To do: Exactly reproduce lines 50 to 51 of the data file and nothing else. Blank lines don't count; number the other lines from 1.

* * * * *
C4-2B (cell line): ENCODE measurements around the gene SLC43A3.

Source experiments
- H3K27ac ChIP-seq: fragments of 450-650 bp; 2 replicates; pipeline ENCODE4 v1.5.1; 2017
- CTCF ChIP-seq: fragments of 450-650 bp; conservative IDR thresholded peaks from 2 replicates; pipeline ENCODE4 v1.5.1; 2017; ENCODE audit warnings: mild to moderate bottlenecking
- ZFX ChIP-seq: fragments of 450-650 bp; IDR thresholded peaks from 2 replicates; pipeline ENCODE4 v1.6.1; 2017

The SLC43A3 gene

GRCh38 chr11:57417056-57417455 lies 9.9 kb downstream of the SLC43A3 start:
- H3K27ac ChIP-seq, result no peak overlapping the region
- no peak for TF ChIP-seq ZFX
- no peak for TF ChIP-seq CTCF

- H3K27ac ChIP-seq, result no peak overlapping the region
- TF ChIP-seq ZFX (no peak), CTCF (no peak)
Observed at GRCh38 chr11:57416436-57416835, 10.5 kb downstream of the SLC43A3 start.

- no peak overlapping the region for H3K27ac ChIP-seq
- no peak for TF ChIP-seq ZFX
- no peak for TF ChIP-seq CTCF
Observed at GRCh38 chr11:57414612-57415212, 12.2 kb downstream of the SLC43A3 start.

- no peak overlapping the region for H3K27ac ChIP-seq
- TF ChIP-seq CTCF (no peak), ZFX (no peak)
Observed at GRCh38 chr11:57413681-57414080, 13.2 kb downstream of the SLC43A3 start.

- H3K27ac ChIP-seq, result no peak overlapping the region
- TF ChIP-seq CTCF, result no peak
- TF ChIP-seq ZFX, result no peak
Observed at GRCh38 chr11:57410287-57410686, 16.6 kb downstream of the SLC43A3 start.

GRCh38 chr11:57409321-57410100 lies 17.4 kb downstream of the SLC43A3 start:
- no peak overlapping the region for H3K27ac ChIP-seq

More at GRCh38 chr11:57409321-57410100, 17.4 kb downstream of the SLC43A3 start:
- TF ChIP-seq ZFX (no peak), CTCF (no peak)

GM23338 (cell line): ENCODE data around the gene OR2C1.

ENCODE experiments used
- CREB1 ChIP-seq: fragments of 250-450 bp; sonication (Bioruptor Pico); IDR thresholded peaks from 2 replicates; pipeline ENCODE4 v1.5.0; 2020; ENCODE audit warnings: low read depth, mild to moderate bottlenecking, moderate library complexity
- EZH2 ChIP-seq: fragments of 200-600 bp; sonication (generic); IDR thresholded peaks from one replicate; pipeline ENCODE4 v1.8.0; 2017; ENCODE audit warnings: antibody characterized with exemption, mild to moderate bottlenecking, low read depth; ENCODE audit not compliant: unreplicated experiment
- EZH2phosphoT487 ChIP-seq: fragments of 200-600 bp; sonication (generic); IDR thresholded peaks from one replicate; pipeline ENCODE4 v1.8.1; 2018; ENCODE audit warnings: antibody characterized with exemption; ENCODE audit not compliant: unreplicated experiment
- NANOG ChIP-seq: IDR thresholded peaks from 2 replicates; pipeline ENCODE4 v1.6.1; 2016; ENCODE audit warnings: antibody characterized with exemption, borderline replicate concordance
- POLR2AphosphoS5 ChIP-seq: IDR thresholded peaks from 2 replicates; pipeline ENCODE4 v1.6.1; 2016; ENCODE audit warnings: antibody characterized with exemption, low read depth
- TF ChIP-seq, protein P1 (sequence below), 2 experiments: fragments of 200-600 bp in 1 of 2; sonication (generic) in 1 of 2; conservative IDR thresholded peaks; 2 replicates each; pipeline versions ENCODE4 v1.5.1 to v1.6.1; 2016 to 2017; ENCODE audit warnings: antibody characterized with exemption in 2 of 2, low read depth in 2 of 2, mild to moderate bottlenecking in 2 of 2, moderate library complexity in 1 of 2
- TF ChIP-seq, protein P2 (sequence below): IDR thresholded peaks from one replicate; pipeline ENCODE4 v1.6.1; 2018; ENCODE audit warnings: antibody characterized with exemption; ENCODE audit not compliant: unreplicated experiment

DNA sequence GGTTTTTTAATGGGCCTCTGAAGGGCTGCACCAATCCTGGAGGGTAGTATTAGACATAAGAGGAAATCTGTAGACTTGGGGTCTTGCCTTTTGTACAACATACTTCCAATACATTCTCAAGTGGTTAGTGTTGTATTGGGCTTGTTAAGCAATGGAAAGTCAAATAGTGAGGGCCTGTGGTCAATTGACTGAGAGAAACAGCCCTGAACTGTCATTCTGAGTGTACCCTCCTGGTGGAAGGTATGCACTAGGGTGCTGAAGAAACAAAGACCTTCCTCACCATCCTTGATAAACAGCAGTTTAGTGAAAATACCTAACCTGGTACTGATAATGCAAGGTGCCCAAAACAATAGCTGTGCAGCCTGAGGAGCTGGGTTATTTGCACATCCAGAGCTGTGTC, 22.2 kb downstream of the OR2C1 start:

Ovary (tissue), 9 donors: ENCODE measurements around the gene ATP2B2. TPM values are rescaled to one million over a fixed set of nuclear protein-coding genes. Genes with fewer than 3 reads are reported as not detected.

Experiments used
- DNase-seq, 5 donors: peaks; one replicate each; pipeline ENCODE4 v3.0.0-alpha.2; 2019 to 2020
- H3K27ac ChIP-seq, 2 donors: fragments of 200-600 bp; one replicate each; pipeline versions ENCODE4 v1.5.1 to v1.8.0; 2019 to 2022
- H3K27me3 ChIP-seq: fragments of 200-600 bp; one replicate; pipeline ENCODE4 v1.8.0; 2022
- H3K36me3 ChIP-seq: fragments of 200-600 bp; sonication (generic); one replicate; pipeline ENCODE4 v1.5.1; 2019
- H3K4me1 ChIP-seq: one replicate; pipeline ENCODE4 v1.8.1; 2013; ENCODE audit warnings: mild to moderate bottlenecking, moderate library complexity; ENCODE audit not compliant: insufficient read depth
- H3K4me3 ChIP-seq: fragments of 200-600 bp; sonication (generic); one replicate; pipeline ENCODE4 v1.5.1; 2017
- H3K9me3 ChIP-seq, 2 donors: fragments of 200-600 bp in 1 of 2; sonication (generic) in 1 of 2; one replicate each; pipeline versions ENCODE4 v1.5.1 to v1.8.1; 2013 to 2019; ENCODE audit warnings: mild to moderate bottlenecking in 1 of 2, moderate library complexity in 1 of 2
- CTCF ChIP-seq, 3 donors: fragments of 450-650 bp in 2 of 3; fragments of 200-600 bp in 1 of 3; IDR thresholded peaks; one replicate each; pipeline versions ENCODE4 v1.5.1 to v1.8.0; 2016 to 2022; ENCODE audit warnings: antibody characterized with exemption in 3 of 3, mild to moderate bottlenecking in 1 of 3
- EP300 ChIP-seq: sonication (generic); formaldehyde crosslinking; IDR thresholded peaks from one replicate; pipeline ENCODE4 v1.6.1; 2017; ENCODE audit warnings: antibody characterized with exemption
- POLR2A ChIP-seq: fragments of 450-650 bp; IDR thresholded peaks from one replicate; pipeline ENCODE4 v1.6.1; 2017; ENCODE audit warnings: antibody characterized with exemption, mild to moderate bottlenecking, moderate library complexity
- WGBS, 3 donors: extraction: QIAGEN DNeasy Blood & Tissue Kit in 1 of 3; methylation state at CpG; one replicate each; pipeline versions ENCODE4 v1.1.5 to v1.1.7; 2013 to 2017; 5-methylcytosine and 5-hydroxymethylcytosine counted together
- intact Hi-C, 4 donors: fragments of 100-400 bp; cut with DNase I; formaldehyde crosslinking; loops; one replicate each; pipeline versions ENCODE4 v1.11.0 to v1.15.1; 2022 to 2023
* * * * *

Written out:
- POLR2A ChIP-seq: fragments of 450-650 bp; IDR thresholded peaks from one replicate; pipeline ENCODE4 v1.6.1; 2017; ENCODE audit warnings: antibody characterized with exemption, mild to moderate bottlenecking, moderate library complexity
- WGBS, 3 donors: extraction: QIAGEN DNeasy Blood & Tissue Kit in 1 of 3; methylation state at CpG; one replicate each; pipeline versions ENCODE4 v1.1.5 to v1.1.7; 2013 to 2017; 5-methylcytosine and 5-hydroxymethylcytosine counted together